Justice — Is There Any?
The subtitle for this section of my post is borrowed from the chapter on Justice in Sallie Nichols’ Jung and Tarot: An Archetypal Journey.
I’ve had a lot of trouble with this particular card in my study, and I’m not sure why. It’s not as if I’ve never given the Justice card a lot of thought before. But during the past week, I’ve been skirting around the Justice card as if it were anathema to me. I thought that didn’t make much sense. It makes even less sense when I consider that as a person with Sun in Libra, I’ve often identified with the Justice card as an archetype representing me to a great degree.
Fairness and Justice have always been important to me, and they’ve been factors in my life at every turn, sometimes as ideals or aspirations, sometimes as great disappointments. And maybe that’s where my difficulty comes in. We search and search for Justice in certain matters, in our world. Yet I’m sure we don’t always find it, and more recently I wonder if we always should. (more…)
If you’re new to Tarot, you might wonder why the Justice and Strength cards are numbered differently from one Tarot deck to another.
In the older Tarot de Marseille decks, Justice is VIII and Strength is XI (and the Fool, by the way, has no number at all, while the Death card has a number — XIII — but no title).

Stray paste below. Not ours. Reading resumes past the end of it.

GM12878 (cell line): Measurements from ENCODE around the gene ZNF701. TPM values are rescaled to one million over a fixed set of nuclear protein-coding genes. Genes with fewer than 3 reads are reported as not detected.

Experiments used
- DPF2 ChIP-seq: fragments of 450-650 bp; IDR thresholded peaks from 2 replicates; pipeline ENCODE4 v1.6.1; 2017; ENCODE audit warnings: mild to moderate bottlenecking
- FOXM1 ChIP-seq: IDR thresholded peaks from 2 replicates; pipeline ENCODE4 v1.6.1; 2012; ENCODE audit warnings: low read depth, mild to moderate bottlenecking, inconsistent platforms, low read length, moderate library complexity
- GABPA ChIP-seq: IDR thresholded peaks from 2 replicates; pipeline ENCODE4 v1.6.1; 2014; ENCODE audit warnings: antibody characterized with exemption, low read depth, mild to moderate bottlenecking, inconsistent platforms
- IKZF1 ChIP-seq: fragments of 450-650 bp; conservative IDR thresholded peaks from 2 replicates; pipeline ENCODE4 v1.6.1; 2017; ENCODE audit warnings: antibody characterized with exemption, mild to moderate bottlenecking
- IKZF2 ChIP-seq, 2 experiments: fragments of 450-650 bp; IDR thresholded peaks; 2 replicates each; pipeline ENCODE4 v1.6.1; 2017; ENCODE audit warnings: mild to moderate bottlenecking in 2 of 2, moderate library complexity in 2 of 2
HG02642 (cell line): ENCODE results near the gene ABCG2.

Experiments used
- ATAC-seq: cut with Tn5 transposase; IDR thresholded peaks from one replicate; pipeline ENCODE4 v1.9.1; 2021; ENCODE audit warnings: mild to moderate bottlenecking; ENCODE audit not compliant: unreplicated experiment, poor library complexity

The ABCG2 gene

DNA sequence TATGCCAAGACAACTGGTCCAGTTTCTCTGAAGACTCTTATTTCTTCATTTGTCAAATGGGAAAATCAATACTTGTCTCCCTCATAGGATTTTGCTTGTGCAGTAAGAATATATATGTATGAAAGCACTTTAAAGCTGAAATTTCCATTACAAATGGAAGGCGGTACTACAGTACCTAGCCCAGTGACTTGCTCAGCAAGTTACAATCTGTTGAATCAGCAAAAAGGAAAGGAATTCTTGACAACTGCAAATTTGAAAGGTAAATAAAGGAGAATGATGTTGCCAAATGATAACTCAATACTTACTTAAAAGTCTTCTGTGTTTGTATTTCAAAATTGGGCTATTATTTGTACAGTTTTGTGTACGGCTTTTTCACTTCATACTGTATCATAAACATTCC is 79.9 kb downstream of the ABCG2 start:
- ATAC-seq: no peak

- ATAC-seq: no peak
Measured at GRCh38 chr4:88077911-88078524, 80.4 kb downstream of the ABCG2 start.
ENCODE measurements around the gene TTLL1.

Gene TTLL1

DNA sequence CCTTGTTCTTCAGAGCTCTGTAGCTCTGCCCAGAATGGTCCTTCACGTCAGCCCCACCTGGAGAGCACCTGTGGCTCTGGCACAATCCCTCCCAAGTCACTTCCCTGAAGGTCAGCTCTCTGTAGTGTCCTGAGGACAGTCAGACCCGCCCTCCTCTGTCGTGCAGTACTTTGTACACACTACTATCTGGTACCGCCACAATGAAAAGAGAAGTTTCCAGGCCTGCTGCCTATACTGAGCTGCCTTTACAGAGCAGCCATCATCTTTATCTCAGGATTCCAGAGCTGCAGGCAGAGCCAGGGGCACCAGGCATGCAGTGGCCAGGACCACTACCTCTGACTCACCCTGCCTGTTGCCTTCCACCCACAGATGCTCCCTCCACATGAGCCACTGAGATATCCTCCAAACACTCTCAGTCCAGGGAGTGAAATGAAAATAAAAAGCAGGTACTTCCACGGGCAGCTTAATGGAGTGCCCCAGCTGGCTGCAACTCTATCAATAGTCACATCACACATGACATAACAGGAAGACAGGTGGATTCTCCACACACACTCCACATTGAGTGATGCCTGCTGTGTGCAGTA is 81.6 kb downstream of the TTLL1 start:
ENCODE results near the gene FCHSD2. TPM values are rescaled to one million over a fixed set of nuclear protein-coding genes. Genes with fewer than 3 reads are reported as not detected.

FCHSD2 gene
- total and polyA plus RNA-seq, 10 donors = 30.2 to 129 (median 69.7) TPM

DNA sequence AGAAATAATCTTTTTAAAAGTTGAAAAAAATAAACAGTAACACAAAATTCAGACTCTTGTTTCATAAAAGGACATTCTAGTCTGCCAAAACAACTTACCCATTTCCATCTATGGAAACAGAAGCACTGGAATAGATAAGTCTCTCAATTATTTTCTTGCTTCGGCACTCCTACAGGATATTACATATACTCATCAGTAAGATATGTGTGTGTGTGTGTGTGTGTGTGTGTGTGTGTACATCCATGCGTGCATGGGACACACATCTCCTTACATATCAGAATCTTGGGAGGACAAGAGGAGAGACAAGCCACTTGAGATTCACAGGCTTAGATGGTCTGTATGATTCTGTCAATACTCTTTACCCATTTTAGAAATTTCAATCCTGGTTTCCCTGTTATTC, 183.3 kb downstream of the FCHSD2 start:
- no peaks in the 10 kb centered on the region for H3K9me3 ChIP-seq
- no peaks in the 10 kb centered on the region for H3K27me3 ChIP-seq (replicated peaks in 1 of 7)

In some modern decks, Justice is XI and Strength is VIII.
No one really knows how the original Tarot majors were ordered, or if they were ordered at all. In some of the oldest known Tarot decks the major arcana had no numbers. (more…)
The Hierophant: Seeking Perfection in the Great Imperfect
The traditional title of The Hierophant is The Pope, and in the Tarot de Marseille this card provides a masculine contrast or polarization with card II The Papess, or female pope. In modern Tarot decks these two cards’ titles have changed to, most commonly, The High Priestess and The Hierophant.
The Hierophant is frequently interpreted as a religious, spiritual, or ethical authority figure or mentor, as the inner voice or conscience, or as form, ritual, and ceremony. He is sometimes seen as a bridge to the divine. In Tarot interpretations that view traditional religion as negative, The Hierophant is often given a more patriarchal or authoritative tone, sometimes quite harshly so, and in some interpretations that attempt to see the more positive aspects of this archetype, religion or spirituality may not be mentioned at all. The reasons for both extremes are probably that so many people have had difficult experiences with religion and that so many people disagree about religion.